Use flowers in recipes for an artistic flourish |

Use flowers in recipes for an artistic flourish

Dan BurkhartKathi Keville gathers flowers in her garden at home outside of Chicago Park Friday.
ALL | GrassValleyArchive

Kathi Keville, director of the American Herb Association, says, “Everyone appreciates the beauty of a flowering garden throughout the spring and summer, but there are more ways to enjoy flowers from your garden.”

“There are an abundance of edible flowers that make culinary dishes tasty and add visual delight to any meal.”

Use a reputable guide to be absolutely sure the flowers you choose are edible. When gathering flowers, avoid using those exposed to heavy exhaust fumes from cars or that have been sprayed with pesticides. “Otherwise, enjoy artistic freedom sprinkling salads with petals, floating flowers on punch bowls for a party, and even decorating soups with flowers,” said Keville of Chicago Park.

Edible flowers you may have in your garden include apple blossoms, borage, calendula, chamomile, chicory, chive, dandelion, clove pink, elderberry, English daisy, fennel, hibiscus, honeysuckle, jasmine, lilac, linden, mint, rose, sunflower and violet.

Besides adding eye appeal, many flowers add flavor highlights. Nasturtiums have a peppery taste. They can be fashioned into appetizers by stuffing each blossom with a dab of guacamole or other mixture. They also add interest to tossed salads, along with dill blossoms and bachelor buttons. Use a light vinaigrette for the dressing. Marigold petals can add interest to muffins, cakes or other baked goods and add zest to pasta dishes. When snipping herbs from your garden, be sure to include blossoms to use in the dish you are making. For flowers that are slightly bitter, such as calendula, break apart and use the individual petals.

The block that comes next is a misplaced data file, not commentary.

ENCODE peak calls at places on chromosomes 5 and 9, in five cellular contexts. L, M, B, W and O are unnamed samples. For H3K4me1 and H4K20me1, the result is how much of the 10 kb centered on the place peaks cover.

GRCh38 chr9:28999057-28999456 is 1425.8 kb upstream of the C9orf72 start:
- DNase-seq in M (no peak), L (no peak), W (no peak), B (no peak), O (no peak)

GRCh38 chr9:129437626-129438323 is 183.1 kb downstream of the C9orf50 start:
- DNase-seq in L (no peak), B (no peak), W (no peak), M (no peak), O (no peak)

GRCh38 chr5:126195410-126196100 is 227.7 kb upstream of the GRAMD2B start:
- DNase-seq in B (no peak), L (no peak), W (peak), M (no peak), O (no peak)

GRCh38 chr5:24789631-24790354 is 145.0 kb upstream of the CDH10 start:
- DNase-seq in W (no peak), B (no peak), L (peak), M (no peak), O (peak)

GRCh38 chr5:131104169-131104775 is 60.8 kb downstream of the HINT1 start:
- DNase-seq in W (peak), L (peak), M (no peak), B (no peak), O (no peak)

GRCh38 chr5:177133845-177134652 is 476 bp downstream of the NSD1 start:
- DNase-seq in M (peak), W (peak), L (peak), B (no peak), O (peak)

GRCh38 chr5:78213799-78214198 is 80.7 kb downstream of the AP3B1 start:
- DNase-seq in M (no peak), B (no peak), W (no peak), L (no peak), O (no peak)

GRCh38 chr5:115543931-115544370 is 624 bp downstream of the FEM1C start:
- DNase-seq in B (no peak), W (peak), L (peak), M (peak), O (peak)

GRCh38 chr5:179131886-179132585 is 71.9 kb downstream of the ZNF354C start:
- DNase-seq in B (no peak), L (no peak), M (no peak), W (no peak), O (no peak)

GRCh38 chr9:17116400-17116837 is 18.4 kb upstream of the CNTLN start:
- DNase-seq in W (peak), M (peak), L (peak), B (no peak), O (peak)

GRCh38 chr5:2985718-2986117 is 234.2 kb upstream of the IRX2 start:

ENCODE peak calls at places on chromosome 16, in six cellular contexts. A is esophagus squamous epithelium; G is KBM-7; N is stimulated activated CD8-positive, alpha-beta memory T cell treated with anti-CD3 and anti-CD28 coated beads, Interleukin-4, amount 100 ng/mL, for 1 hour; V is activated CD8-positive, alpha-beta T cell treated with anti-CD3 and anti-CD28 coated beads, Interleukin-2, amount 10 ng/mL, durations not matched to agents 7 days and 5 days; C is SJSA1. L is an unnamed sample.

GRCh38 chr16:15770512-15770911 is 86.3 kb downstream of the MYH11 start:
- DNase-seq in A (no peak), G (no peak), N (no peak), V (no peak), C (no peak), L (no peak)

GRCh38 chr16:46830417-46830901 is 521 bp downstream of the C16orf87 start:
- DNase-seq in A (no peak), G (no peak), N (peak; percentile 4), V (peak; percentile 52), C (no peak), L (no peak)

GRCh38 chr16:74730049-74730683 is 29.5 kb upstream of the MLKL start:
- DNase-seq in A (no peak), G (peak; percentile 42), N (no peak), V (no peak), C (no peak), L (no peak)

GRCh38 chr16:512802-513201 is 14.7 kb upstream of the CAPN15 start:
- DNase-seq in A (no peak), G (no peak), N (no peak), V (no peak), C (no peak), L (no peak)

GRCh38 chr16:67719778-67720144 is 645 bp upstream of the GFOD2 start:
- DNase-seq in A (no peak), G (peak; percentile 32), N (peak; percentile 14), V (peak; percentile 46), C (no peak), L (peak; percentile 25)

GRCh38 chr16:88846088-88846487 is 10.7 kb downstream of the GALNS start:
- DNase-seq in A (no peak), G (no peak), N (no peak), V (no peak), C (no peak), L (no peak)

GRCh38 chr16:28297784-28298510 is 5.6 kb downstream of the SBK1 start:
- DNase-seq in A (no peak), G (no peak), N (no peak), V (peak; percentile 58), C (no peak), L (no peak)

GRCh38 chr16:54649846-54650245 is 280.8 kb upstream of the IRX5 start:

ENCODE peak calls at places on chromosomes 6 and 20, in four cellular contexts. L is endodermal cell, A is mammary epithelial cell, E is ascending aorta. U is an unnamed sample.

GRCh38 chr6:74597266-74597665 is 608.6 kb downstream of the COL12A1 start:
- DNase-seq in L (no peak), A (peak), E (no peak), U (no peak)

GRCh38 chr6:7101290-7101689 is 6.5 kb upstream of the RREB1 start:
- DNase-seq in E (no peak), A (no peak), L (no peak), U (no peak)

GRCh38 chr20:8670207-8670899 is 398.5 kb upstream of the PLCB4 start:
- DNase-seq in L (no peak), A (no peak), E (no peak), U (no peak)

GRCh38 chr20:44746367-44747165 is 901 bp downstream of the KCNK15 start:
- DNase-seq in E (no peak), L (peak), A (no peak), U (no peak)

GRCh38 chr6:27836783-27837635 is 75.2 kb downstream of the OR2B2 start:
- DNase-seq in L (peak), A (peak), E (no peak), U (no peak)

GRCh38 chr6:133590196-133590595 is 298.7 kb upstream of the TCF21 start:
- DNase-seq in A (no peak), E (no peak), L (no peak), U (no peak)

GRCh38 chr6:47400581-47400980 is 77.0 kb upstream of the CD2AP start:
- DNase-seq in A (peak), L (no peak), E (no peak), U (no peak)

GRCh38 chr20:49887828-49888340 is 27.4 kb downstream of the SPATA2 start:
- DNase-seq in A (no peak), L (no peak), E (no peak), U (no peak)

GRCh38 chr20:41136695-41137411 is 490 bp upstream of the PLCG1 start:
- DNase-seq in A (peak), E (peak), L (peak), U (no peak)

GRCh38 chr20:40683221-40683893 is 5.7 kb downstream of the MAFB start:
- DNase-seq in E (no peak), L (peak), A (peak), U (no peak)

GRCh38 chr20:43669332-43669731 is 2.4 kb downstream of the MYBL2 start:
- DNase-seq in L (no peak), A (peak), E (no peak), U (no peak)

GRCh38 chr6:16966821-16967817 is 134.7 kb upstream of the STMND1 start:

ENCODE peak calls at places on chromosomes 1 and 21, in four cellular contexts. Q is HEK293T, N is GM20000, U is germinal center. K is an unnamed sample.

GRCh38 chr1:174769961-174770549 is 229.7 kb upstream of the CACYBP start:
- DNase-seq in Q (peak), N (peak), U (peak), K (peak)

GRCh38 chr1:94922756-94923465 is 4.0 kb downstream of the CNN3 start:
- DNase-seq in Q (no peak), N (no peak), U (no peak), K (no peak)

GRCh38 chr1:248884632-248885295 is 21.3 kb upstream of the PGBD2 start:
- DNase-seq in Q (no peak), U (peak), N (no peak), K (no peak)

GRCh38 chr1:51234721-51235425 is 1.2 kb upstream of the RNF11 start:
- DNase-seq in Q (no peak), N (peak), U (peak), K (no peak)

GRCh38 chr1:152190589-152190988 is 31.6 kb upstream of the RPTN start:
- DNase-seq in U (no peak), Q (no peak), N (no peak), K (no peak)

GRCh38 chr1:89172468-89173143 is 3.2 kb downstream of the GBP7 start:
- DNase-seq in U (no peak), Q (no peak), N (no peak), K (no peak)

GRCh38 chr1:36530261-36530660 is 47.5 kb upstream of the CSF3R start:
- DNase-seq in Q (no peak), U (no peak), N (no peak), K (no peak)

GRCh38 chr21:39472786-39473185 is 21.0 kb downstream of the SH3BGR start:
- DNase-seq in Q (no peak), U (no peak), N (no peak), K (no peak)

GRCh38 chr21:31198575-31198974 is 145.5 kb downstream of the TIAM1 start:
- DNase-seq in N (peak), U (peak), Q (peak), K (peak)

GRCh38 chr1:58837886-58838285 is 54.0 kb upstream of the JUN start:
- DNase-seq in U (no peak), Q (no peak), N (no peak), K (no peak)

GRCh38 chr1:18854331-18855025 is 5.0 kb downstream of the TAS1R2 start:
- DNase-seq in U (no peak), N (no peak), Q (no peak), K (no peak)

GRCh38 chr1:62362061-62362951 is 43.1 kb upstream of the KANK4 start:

Edible flowers are a natural garnish for any summer dish and be a visual clue to secret flavors. Keville’s suggestions for using edible flowers produce quick, impressive results.

Floral Snack Plate

“One of the quickest ways to produce a floral snack is with crackers.”


Cream cheese (“I use the lower-fat kefir cheese available in the natural food store.”)

Assorted fresh edible flowers such as pansies

Spread crackers thinly with cream cheese. Press a flower into cheese.

It’s ready to serve.

Lots of different flowers are appropriate, but Keville loves the way a pansy flower spreads out to cover the face of a round cracker. Most people are surprised to find that pansies are not only edible, but very tasty, too.